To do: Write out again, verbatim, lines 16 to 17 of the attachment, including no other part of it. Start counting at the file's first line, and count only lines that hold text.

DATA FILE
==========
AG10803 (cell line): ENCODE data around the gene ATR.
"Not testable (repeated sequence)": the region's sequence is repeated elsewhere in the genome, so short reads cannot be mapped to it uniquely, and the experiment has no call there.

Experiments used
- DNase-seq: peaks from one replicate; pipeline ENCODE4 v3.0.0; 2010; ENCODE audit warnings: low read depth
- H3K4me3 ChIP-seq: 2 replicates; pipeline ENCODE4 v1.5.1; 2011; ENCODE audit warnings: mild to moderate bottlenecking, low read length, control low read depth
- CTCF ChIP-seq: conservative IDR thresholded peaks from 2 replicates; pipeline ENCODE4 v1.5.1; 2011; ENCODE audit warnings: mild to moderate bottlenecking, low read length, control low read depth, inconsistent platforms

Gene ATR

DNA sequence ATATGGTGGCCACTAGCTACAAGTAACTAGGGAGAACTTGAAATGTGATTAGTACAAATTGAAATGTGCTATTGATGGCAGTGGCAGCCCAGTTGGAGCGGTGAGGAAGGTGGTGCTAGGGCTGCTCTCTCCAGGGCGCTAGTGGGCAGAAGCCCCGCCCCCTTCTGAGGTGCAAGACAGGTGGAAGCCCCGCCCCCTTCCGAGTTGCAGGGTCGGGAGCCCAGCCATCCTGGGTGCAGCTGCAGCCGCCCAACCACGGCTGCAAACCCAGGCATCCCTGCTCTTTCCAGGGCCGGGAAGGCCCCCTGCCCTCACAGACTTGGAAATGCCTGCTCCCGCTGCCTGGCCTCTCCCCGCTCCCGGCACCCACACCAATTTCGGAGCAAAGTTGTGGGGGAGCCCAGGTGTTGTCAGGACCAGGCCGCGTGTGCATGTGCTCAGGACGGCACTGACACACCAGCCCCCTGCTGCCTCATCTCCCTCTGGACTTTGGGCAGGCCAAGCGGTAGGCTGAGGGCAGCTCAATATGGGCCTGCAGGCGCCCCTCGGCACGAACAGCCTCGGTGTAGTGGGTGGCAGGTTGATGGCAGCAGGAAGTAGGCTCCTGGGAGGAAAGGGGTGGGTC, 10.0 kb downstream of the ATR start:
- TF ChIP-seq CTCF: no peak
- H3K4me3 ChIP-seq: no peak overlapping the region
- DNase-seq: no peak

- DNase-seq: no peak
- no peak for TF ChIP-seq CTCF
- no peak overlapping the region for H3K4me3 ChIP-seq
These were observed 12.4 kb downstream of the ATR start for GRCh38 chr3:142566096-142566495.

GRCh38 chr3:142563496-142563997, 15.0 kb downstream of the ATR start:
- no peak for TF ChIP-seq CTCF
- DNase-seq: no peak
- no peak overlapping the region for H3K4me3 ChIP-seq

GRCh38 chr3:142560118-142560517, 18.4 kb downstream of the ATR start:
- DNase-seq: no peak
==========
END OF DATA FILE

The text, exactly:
GRCh38 chr3:142563496-142563997, 15.0 kb downstream of the ATR start:
- no peak for TF ChIP-seq CTCF